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Editorial Reviews

The New Yorker
This deft account of the American struggle for independence dispels the aura of inevitability that usually surrounds such histories by beginning its narrative not on the verge of the Revolution but twenty years earlier. Ferling demonstrates how the thought of independence emerged only gradually out of the fight against unfair taxation and British indifference. The endless clashes with Colonial authorities turned cautious merchants and gentlemen farmers who thought of themselves as loyal British subjects into genuine revolutionaries. Still, a sense of uncertainty persisted well after the British surrender, and Ferling vividly evokes the political turmoil of the post-Revolutionary years. Even as he takes the Founders off their pedestals, their accomplishments only gain in stature.
The Washington Post
Every generation of Americans deserves a first-class history of the revolutionary era, and John Ferling has supplied it for this one. Those 2 million readers of David McCullough's John Adams, captivated by Adams's ardent patriotism and fiery opinions, will especially benefit from returning to the subject under the firm direction of a historian with a command of the scholarship that is matched by his gifts as a writer. — Joyce Appleby
Library Journal
Many Americans today see the period from 1754 to 1801 in American history as a rational progression from British colony to the independent United States. Nothing could be further from the truth, as shown by Ferling (history, State Univ. of West Georgia; John Adams: A Life) in this account of the Founding Fathers' struggles to do what had not been done before: create a nation. Throughout, he debunks popularly held notions: Benjamin Franklin, for example, pursued reconciliation with England even as the Minutemen were marching, believing negotiation was in the best interests of the American Colonies. George Washington had more luck than skill as a military commander and trapped the British at Yorktown only after French general Rochambeau urged him to march to the Chesapeake and ensnare British general Cornwallis by land and by sea. As the fighting ended, American leaders realized that the Articles of Confederation, which bound the Colonies together during the war, was inadequate for the peace. Revolutionary leaders declared independence when they saw no other alternative but war, and they wrote the Constitution when they saw no other alternative than union led by a strong national government. Ferling's intriguing narrative is filled with stories of Americans both famous and obscure. This book should be purchased by all academic and most public libraries.-Grant A. Fredericksen, Illinois Prairie Dist. P.L., Metamora Copyright 2003 Reed Business Information.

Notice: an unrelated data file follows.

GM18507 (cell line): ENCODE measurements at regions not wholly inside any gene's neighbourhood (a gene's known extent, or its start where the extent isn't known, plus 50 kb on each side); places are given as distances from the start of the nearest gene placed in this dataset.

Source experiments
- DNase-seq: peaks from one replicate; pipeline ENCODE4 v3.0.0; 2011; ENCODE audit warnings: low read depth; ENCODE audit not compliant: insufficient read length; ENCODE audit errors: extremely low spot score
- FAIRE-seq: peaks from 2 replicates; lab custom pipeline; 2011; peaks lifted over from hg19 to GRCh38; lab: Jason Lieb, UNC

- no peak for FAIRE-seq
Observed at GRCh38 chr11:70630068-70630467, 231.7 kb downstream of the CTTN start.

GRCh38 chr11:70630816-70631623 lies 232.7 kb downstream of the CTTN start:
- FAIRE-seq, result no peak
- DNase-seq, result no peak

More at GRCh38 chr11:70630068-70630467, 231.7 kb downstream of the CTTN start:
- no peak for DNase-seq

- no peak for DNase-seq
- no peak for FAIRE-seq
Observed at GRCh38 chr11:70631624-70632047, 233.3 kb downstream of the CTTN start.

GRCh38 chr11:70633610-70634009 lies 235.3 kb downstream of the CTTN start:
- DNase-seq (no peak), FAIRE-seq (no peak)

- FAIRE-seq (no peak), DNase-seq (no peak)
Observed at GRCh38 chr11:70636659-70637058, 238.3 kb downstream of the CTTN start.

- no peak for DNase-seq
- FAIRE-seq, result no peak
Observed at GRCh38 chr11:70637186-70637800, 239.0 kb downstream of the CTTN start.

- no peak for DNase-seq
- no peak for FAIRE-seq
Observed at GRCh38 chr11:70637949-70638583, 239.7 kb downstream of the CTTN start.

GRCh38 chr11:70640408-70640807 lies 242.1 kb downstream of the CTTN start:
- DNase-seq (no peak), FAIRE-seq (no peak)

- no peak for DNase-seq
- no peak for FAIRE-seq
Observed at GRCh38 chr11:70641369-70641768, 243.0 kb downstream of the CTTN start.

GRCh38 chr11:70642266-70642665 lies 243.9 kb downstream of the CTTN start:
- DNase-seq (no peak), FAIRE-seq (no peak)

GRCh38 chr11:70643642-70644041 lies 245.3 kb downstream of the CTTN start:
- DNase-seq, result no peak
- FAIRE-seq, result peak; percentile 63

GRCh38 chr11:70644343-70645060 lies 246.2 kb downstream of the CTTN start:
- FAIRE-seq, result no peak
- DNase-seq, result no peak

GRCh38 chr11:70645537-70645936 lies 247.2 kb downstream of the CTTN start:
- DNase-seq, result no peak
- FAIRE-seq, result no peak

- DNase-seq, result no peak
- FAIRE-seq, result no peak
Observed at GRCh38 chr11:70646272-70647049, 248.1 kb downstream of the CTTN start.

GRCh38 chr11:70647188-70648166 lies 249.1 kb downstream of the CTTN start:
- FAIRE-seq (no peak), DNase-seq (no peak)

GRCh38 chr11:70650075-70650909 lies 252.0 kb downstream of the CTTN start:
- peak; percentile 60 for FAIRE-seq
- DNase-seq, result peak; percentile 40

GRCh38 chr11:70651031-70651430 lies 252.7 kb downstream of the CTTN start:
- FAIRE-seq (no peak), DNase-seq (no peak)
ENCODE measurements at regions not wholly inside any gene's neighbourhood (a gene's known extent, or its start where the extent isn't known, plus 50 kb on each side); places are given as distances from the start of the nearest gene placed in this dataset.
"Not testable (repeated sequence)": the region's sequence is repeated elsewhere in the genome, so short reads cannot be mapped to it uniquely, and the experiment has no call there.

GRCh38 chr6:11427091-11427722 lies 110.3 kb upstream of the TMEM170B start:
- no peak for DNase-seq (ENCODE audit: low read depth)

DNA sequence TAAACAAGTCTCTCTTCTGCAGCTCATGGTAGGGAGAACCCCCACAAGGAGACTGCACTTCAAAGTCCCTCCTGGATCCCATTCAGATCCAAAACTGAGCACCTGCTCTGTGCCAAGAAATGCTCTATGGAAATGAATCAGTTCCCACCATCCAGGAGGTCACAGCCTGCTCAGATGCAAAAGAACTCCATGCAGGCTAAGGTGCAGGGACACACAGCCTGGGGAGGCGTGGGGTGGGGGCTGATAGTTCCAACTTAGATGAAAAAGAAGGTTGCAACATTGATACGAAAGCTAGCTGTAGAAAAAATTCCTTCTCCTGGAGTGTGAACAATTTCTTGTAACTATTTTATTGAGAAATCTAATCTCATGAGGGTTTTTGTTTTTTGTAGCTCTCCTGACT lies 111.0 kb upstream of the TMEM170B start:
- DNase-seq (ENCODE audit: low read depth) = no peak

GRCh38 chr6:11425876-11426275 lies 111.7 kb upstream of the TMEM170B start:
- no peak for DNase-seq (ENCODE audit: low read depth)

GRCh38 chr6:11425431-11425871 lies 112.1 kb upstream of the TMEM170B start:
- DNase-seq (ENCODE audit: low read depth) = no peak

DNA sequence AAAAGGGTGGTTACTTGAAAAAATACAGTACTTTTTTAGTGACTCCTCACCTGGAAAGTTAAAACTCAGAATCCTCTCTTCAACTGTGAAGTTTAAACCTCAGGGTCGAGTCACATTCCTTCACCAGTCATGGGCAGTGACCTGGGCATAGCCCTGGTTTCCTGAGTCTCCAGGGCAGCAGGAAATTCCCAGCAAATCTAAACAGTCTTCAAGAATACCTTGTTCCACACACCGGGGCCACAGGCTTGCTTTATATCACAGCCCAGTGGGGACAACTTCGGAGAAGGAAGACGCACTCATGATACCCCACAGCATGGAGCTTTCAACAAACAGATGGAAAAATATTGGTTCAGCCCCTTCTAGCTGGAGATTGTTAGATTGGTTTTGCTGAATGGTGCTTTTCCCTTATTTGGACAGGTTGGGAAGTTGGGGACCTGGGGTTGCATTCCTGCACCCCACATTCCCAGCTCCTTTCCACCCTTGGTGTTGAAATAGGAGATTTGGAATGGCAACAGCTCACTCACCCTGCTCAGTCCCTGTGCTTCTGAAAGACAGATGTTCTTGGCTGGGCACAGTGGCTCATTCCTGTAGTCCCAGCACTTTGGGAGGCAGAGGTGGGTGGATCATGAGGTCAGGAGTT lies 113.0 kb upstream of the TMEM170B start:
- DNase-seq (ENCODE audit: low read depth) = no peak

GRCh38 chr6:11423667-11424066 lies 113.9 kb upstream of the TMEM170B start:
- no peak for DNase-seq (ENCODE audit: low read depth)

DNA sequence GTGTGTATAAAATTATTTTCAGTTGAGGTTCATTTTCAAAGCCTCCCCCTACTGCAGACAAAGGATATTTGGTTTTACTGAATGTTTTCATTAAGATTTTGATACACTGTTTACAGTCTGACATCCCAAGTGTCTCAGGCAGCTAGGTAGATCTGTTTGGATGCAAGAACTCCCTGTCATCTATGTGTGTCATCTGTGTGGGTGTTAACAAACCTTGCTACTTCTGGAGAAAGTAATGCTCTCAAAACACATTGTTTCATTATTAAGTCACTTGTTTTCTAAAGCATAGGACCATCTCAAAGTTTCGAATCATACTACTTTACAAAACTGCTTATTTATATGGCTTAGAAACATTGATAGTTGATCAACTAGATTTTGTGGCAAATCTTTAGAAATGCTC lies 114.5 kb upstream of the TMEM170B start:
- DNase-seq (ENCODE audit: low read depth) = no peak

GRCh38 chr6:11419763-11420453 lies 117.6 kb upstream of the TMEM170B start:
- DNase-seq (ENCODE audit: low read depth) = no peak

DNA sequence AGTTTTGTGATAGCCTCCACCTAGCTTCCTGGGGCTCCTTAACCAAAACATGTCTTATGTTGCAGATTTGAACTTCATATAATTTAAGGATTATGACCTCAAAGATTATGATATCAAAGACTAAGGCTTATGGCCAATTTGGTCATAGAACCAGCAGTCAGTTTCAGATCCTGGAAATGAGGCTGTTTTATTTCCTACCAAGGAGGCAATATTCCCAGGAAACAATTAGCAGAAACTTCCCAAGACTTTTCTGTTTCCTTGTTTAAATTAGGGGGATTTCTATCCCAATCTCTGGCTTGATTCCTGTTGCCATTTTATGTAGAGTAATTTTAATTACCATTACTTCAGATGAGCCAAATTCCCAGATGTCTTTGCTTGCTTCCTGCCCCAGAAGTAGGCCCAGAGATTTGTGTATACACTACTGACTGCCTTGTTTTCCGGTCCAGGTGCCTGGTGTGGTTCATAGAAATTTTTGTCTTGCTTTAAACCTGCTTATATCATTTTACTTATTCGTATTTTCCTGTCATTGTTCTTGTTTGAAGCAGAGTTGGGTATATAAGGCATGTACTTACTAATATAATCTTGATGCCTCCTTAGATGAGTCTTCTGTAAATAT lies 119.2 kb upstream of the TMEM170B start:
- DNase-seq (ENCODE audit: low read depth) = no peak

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Product Details

ISBN-13:
9780195176001
Publisher:
Oxford University Press, USA
Publication date:
10/28/2004
Pages:
576
Sales rank:
413,166
Product dimensions:
8.70(w) x 5.70(h) x 1.60(d)